We have been hinting for quite a while about an electric version of our Very Light Car, and how superb platform efficiency could solve electric car issues of range, battery weight and battery cost. We now have an electric prototype and last week spent a day at the North Carolina Center for Automotive Research (NCCAR) in Garysburg, NC, doing some initial testing. We are quite excited about the results and hope you will be too.
We emphasize that this is initial testing. These are own measurements, using our own equipment; we’ve checked them very thoroughly against each other and against our large and growing efficiency and performance database, and they are consistent and in line with our expectations. But until we’ve checked them with a certified test in an EPA approved lab, they’re provisional.
Edison2’s 4-seat electric car ran 45 laps of a 2.03 mile track in 2 hours, 6 minutes and 42 seconds. After this, our meter upstream of the charger showed it took 9.89 kWh to recharge. The empty car weighed 1031lb.
We are just listing our results and refraining from making any claims about this performance for a number of reasons. Although we ran the track in both directions, we’re not certain of the effect of the wind, or the impact of the approximately 1400 degrees of corners in each lap at NCCAR (but our calculations show the corners cost us about 13%).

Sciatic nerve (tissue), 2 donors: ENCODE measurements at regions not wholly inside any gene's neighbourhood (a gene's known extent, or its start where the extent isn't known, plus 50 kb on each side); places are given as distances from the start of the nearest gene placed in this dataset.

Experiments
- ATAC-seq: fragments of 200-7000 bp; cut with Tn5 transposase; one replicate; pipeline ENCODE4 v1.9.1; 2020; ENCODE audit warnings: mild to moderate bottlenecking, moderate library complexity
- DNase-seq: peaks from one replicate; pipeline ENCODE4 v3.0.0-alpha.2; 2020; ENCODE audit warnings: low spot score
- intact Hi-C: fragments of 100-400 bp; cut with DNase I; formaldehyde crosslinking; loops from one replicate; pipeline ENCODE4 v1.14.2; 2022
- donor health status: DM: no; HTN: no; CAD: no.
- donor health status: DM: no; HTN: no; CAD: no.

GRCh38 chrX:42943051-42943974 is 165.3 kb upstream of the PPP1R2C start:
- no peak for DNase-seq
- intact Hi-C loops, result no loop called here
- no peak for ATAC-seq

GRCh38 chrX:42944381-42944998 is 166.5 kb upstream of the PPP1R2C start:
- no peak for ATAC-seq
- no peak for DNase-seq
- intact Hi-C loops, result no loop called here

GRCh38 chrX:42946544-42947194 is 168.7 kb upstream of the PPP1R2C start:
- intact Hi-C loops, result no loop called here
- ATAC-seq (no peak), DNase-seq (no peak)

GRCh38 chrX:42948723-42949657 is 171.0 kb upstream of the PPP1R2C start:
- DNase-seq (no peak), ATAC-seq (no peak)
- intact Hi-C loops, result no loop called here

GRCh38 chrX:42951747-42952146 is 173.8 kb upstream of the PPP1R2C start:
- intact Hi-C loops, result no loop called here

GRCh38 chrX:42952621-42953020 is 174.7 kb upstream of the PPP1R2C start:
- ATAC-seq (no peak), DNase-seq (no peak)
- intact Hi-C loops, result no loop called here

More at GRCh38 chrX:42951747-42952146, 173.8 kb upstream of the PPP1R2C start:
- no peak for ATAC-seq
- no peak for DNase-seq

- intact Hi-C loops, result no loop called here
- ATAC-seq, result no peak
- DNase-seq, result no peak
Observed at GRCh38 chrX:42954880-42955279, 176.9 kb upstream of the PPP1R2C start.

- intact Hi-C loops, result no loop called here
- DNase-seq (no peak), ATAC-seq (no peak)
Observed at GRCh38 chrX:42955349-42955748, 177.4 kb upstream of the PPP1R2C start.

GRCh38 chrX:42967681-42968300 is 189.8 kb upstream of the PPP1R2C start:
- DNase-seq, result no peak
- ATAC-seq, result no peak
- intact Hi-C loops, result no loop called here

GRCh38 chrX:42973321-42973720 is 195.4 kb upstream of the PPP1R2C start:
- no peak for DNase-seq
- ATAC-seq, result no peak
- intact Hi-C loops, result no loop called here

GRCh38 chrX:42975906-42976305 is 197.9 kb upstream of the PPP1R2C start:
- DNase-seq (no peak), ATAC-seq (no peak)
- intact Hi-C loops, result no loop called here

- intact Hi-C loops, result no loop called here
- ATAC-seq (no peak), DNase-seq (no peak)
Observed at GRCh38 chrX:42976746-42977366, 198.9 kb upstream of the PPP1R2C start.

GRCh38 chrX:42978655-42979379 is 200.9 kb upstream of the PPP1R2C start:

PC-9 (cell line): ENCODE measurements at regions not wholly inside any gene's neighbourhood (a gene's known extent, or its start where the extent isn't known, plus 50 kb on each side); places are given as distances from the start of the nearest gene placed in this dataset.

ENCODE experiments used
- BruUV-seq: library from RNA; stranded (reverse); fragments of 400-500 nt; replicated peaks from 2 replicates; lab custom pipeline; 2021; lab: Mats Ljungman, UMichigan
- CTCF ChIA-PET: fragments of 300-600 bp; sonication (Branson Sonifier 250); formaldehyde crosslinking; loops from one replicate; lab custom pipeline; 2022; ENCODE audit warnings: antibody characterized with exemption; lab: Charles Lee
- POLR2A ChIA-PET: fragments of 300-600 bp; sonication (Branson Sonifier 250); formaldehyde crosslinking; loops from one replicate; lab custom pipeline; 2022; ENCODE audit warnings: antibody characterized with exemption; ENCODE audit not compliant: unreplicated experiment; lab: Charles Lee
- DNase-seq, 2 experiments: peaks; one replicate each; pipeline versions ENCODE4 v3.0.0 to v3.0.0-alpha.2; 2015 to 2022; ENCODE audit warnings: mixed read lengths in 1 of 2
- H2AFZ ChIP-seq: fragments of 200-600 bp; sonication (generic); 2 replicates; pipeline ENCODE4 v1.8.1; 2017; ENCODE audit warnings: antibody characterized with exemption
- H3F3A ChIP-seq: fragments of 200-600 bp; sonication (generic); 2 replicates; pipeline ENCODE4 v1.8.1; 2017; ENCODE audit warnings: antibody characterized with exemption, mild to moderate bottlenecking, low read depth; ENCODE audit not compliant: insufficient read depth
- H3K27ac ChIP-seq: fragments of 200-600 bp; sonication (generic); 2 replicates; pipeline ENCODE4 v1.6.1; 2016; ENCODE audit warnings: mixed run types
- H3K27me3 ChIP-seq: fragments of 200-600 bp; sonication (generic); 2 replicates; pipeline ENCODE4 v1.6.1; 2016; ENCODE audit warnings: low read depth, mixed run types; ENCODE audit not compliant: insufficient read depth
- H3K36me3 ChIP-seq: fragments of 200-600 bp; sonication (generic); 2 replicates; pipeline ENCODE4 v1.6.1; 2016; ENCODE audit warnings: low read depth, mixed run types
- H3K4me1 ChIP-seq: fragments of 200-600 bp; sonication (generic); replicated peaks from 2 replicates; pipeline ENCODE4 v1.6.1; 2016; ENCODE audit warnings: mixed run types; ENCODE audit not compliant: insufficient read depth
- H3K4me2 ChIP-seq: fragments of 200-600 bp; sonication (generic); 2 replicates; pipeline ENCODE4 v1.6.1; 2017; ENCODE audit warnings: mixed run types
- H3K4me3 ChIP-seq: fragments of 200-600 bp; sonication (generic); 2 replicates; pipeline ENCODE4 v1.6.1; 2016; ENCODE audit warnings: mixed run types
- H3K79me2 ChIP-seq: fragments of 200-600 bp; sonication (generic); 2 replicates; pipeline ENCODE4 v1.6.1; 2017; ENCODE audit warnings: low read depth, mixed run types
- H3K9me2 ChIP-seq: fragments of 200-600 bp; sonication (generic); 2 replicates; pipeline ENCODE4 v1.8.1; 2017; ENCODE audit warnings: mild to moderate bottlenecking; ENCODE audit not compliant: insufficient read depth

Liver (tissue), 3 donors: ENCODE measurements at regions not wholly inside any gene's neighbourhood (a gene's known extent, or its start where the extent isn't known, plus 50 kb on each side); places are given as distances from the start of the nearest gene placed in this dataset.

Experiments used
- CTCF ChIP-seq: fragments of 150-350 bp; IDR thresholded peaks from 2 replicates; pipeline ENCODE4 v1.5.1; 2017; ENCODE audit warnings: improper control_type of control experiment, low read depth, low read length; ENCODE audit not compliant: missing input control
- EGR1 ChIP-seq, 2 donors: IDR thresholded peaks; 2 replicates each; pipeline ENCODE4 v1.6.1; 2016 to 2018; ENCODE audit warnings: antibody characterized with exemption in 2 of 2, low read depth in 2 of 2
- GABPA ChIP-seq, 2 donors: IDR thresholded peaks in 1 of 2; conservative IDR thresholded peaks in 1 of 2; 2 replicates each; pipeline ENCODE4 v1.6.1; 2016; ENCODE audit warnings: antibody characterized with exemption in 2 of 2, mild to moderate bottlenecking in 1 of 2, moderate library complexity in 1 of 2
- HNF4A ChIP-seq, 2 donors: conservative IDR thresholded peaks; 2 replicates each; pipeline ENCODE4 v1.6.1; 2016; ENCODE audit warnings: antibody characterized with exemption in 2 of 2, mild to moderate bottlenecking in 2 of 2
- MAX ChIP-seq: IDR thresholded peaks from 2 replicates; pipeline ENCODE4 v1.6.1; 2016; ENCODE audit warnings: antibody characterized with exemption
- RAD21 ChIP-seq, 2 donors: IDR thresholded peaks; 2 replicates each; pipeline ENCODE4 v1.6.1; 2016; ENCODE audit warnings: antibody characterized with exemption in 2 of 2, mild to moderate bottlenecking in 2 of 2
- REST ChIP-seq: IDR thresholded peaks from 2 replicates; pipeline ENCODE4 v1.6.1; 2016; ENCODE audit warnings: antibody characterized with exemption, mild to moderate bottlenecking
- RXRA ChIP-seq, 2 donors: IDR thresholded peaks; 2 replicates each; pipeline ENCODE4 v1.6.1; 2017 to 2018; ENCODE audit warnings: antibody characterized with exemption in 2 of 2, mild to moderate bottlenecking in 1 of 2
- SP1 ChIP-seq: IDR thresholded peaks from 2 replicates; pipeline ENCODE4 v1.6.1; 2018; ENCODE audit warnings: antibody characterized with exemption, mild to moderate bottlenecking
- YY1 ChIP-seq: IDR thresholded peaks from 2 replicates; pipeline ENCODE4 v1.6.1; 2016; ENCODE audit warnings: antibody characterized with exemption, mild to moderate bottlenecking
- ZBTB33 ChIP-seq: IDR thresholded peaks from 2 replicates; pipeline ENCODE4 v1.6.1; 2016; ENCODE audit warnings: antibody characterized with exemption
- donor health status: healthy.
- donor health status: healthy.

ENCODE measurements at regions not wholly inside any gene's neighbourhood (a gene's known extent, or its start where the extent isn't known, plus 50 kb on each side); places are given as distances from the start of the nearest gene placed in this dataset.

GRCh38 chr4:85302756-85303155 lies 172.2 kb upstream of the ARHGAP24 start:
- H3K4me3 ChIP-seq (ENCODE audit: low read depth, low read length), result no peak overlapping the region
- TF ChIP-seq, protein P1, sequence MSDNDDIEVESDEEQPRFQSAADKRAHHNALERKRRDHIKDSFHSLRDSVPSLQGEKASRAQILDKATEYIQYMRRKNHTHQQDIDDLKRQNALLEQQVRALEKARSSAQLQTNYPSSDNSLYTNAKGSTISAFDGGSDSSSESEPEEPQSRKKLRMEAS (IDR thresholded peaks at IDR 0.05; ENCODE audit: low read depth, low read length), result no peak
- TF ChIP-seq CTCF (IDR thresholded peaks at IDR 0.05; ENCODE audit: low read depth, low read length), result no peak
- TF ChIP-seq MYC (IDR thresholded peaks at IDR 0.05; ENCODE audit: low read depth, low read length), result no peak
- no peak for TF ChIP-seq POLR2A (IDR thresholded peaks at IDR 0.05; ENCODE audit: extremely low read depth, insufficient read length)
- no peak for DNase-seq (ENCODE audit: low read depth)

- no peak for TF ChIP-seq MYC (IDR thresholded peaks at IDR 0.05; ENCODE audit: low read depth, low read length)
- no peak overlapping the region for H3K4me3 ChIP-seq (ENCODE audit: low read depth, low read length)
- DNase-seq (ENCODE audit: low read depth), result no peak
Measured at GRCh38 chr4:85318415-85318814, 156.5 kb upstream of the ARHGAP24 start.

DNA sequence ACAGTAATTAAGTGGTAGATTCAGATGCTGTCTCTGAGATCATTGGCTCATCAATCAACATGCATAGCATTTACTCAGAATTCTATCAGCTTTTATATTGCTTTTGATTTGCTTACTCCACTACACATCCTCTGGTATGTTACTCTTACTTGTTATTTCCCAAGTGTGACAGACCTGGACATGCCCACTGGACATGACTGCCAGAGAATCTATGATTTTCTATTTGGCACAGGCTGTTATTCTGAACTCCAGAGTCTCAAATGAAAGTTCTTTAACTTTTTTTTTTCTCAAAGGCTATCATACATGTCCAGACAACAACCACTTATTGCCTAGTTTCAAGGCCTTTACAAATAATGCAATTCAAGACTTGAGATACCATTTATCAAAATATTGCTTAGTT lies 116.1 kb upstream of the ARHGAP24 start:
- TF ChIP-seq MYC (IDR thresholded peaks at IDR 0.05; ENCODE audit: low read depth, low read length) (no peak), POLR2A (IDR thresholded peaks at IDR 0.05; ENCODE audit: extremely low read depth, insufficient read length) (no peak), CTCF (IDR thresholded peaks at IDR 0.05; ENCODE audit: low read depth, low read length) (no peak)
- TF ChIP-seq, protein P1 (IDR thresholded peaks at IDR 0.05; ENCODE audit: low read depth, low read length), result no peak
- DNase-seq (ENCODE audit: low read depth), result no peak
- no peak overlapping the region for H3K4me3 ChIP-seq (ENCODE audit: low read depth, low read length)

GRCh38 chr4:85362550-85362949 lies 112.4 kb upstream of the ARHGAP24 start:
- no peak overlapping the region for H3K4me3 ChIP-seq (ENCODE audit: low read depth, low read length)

But a big reason is that there are just too many unsubstantiated or misleading assertions about efficiency in today’s automotive world. The Nissan leaf advertised 367 MPG before the EPA tested the car and found a much more modest 99 MPGe. The VW diesel hybrid XL1 concept is rated at 313 MPG – but it turns out that is imperial gallons, which translates to 260 MPG US, but more importantly is calculated using NEDC (New European Driving Cycle) methodology, which does not take into account the energy from the battery; including the battery brings this down to 118 MPG (US) or 101.6 MPGe.
So soon we’ll be in the emissions lab, not to measure emissions but because that’s where the EPA measures the energy consumption reflected in MPG and MPGe on a new car’s window sticker. Labs are windless places and the tests are run in a straight line. We’ll let you know how we do.